Whatever the outcome in the final Test, Australia can consider this tour a success. Having been written off by nearly everybody before the series, Steve Smith’s men need only a draw to retain the Border-Gavaskar Trophy. A win would see them become only the fifth Australian side to win a series in India, and the second since 2004.

In one sense, the pressure is off for Australia as they came into the series as rank outsiders. Though in another sense, these players might never get this close to victory in India again and will want to see the job through to the end.

Dharamsala is probably the best place in India for that to happen. In the foothills of the Himalayas, the conditions are expected to be cooler than in the previous matches, and the pitch could also favour the Australians. 

The curator, Sunil Chauhan, has said that the wicket will “behave as it has done naturally” and “stay fast and bouncy”. Australia will be hoping that his words come true.

It looks likely that Mohammed Shami will play, though that could be as part of a three man pace attack or in place of either Ishant Sharma or Umesh Yadav. If he comes in as three, India would drop a batsmen.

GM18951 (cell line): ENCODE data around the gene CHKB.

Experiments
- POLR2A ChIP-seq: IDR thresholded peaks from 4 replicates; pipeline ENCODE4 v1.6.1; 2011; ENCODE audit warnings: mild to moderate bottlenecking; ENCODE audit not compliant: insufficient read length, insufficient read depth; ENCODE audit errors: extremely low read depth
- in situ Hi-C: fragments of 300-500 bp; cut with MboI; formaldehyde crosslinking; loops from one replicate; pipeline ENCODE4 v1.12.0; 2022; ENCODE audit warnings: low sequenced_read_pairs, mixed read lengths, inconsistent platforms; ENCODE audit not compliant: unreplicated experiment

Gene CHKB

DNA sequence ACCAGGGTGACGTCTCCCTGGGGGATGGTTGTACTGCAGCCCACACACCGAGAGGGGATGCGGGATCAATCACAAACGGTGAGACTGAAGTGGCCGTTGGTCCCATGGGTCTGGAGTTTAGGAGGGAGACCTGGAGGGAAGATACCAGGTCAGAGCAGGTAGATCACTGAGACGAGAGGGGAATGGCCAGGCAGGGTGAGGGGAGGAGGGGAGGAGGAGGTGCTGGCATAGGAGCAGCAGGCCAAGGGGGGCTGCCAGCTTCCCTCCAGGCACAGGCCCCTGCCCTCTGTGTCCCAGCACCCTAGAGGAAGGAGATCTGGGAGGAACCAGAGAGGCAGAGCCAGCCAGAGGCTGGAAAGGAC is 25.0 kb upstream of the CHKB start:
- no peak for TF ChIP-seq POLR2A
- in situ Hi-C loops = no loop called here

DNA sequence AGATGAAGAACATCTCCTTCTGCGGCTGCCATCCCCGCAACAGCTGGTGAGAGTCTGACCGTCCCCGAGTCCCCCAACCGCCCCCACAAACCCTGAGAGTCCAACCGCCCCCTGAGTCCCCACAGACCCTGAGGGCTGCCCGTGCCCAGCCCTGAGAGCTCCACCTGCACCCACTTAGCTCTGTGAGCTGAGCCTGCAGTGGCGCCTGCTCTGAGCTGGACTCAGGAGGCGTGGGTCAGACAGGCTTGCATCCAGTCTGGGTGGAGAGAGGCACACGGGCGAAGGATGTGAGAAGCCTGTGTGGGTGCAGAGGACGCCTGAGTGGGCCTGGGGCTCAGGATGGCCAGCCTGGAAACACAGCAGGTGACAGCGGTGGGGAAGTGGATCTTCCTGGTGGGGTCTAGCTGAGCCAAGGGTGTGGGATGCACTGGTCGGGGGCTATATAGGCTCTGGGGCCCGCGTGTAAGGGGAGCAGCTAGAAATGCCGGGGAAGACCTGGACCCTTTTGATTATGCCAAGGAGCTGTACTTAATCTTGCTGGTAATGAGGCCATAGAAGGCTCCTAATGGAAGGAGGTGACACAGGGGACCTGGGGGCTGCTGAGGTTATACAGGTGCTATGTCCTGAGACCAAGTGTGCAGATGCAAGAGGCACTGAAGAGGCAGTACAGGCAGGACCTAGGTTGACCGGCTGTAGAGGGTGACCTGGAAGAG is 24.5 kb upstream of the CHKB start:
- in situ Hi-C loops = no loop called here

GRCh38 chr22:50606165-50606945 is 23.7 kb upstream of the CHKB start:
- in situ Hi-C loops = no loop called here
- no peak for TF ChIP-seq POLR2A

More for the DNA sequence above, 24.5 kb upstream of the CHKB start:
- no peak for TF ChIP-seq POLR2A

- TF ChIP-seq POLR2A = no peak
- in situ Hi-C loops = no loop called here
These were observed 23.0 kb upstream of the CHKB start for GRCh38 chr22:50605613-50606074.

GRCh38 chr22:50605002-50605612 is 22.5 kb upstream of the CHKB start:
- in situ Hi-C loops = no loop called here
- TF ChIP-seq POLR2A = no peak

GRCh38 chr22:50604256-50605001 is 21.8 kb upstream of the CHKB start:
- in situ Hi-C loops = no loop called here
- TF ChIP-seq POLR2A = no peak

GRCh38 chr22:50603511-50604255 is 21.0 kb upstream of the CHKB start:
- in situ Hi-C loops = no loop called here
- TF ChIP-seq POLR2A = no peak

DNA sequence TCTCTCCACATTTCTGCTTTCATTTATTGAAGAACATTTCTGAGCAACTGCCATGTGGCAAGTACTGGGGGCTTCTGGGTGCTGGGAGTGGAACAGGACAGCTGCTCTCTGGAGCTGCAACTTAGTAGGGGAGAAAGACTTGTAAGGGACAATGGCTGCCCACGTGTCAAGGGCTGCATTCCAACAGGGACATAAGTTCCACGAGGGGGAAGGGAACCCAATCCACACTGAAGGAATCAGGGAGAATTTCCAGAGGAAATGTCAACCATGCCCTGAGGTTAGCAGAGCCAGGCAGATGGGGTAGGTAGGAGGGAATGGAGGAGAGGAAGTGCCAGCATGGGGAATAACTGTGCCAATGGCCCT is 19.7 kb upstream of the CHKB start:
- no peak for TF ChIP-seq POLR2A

The prospect of a wicket that might offer something for the fast bowlers leaves Australia with selection questions as well. Jackson Bird is a chance to be recalled and if Nathan Lyon’s calloused finger doesn’t heal in time, Bird might be the word. Australia would still have enough spin options in Steve O’Keefe and Glen Maxwell, if needed. 

If Lyon is unable to play and the pitch looks drier than expected, Australia might then look to Ashton Agar or Mitchell Swepson to replace their off spinning GOAT. 

Of the batsmen, Shaun Marsh was picked ahead of Usman Khawaja because of his ability against spinners and his success in Asian conditions. Though if the pitch is fast and bouncy, by the same logic, Khawaja must be considered for a recall as he is a much better player of the moving ball than Marsh. It would take a brave selector to make a call such as that. 

After being unable to bowl India out in 210 overs on the lower, slower wicket in Ranchi, Australia’s fast bowlers will be licking their lips at the thought of a pitch that might offer them just the slightest bit of assistance. Pat Cummins utilised the short ball to lethal effect in Ranchi and could do even more with extra pace from the wicket.

The series is evenly poised and both sides will fancy their chances, though Australia will be thanking their lucky stars that they have the chance to win in India in the least Indian conditions. They won’t want to squander that chance.